6Dgree has done some interesting work with Australian Labor party around issues and produces a weekly portal report that breaks down tweets around several issues – I’m impressed with the solution, but of course, each campaign is slightly different and customization will always be a fact of life.
Question: What are the better tools for global internal scale? If any? Or just by world region?
Marshall: I like Comscore Media Metrix for world reporting – but that’s mostly panel based reporting -but it does a fairly extensive job of categorization of lifestyle and interest across channels, countries and technologies such as video, mobile and search.
Gary: Ditto Marshall. I like NMIncite for many larger markets. Alterian provides excellent language coverage.
Question: Do you believe the sampling of data should include statistical testing? Or how do you ensure your sampling is reflective of the entire population to provide confidence in the recommendations?
Marshall Well, Gary has a pretty good post on that, written recently, and I think, rather than speak to it, I’ll let Gary address it http://semphonic.blogs.com/semangel/2011/11/the-limits-of-machine-analysis.html
Gary: Thanks for the plug! Let me know if the several blogs I’ve written on the subject don’t fully answer the question! Social Media Measurement is an odd blend of attempts to get universal coverage and hidden samples – which makes a single approach challenging. You can use statistical testing to measure the variations in your samples and, where possible (it isn’t at all levels) that’s certainly advisable.
Question: When one wants to search and analyze Twitter postings and the topic is very low salience, so likely a very, very small percentage of Twitter mentions in U.S. in a given week, what are the best ways to maximize the amount of Twitter Firehose that you search to catch as many Twitter postings on your low salience topic as possible?
Gary: Depending on your method of access, you might want to start by talking with your vendor (if you’re using a vendor to make the initial data pulls). The initial pull is often tunable. This also speaks to your ability to capture the topic in all its forms. Traditional keyword research of the type often done for long-tail SEO can be useful. There is a range of tools appropriate for this – we’ve also just used scanning tools to pull the text off of sites (both client Websites, communities, and competitors) to try and build rich topic profiles. You can also take advantage of wildcards (in some tools) to scan from hash tags that include but are not limited to your topic. Hash tag references are often concatenations of the topic with other words and are nearly always pertinent. Sometimes, too, you have to be creative about what you’re looking for. If, for instance, you’re launching a product that is distinct, you can’t expect to identify potential influencers by targeting the obvious words – they generally won’t have any traction. So you have to look for analogs that might allow you to find and target a reasonably set of influencers.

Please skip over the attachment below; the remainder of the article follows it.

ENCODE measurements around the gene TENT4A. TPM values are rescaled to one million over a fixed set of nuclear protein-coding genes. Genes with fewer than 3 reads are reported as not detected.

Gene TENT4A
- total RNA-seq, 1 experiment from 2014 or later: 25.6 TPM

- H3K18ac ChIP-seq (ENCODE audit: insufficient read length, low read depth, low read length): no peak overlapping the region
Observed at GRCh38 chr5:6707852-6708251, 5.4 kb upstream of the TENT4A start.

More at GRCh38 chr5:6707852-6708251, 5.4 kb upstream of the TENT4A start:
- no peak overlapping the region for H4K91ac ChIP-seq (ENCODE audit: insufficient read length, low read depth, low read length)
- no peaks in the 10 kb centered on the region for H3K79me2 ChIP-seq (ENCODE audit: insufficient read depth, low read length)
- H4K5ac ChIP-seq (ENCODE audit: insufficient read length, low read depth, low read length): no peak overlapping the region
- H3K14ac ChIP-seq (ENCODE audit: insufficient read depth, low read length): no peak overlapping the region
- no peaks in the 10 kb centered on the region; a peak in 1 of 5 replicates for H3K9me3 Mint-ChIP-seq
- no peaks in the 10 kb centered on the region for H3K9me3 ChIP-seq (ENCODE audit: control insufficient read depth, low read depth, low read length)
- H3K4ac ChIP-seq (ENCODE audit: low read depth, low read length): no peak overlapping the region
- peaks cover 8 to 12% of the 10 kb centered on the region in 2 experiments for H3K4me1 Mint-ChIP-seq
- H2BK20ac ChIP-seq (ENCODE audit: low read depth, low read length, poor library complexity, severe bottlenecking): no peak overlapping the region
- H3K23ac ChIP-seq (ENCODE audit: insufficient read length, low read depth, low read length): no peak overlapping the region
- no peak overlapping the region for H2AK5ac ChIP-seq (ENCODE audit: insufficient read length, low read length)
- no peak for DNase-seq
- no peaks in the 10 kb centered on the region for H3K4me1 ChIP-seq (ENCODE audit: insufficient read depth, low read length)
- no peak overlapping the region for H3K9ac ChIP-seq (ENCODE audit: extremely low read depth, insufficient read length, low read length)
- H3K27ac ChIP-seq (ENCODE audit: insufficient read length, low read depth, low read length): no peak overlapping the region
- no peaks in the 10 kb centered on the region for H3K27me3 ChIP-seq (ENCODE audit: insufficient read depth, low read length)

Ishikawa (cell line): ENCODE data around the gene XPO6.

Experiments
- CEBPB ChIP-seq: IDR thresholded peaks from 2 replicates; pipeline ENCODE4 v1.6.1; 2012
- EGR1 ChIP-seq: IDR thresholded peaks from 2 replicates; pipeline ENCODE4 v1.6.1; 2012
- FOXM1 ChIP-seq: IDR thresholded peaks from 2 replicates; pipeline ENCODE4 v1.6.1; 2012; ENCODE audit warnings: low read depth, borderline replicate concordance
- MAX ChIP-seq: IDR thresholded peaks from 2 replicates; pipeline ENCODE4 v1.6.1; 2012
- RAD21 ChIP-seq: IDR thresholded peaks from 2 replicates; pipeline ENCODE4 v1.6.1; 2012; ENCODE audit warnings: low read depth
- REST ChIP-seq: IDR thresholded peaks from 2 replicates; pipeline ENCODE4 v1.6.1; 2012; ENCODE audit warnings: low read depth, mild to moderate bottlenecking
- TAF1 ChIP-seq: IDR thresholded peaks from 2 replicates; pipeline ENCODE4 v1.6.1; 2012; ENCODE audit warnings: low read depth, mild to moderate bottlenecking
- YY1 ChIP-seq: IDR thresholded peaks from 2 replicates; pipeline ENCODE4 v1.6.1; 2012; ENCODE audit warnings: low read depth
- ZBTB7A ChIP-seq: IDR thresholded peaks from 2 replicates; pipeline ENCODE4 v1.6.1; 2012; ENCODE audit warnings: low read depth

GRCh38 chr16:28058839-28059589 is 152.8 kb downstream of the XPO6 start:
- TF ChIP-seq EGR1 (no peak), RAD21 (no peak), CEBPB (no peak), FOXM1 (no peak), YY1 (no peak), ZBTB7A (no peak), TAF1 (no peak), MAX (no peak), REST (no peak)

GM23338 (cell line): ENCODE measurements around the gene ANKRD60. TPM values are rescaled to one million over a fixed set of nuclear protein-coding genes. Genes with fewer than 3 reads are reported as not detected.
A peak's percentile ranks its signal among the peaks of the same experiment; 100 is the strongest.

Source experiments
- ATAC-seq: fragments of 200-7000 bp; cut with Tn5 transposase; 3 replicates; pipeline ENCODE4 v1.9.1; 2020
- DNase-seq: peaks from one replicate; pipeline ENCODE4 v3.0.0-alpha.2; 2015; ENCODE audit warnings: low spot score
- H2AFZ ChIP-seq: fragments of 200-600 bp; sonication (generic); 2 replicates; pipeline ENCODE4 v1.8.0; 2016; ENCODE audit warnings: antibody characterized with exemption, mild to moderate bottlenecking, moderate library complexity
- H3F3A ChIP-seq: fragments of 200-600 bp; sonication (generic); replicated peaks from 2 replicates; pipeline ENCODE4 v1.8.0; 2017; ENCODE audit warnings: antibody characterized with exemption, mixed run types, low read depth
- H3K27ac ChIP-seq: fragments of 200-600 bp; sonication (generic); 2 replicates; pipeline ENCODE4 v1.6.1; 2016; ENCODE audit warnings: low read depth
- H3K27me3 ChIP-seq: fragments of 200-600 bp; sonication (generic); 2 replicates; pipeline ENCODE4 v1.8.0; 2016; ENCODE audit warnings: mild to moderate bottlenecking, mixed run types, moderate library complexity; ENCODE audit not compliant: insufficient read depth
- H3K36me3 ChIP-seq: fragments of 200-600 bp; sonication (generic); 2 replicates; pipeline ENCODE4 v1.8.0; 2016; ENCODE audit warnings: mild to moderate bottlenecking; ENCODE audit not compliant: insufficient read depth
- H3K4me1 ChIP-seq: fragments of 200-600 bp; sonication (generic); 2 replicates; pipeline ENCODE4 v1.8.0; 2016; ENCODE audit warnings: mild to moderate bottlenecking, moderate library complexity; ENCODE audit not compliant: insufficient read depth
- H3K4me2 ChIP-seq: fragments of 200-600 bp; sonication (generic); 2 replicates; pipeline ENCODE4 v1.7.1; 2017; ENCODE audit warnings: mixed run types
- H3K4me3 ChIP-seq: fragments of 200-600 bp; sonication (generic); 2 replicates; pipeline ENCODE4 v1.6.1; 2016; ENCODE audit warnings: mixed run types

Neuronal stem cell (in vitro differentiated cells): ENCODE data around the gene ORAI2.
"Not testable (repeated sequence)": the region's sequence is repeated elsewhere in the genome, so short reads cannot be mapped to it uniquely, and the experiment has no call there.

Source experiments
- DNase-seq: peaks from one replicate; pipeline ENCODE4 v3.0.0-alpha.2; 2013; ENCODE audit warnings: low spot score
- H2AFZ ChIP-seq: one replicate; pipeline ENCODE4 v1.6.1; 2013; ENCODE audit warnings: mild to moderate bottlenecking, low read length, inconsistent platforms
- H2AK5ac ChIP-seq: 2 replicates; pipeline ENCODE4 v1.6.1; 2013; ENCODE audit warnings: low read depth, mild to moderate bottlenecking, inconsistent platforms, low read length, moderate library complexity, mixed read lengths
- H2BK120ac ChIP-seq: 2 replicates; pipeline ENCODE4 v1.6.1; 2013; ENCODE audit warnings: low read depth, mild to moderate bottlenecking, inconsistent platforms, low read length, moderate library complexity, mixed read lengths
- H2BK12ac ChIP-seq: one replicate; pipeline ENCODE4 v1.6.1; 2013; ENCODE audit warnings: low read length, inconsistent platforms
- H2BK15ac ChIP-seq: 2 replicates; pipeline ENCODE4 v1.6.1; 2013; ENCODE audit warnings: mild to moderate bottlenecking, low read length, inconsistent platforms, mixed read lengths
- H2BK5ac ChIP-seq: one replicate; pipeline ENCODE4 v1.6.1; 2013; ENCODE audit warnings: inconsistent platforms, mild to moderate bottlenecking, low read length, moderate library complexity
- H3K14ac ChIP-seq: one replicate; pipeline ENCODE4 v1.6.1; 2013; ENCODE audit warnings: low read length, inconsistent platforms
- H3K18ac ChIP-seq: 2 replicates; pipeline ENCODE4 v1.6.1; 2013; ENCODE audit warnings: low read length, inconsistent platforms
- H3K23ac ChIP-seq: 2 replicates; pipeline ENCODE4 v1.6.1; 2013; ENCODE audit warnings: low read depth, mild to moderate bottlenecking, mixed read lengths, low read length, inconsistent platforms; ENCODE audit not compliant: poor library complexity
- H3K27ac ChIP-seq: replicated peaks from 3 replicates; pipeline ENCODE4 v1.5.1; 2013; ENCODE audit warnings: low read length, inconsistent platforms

Q: Any views on Netbase, which SAP just partnered with?
Marshall: Yes, it seems like a good partnership. Netbase does a pretty good job at NLP and creating structure and meaning around unstructured social data, and rather than SAP trying to build that (or buy Netbase, which is an option) they just partnered with them.
Scott: Netbase is doing some really interesting stuff, especially when it comes to Netnography (see www. Netnography.com). I think the partnership with SAP will be good because I know that the company is putting a lot of energy into understanding their own segmentation better. We are doing some work for them right now. SAP is also making a big push in mobile analytics and would probably pull Netbase into.
Question: Gary, perhaps you could ask each speaker to summarize which tool they think is strongest in each of the three key use cases you’ve outlined?
Marshall: Here’s a list of companies to consider
- For PR Effectiveness - I’d say mPACT and Cision.
- For Consumer Sentiment – I would recommend be NetBase (in fact) for its NLP capabilities.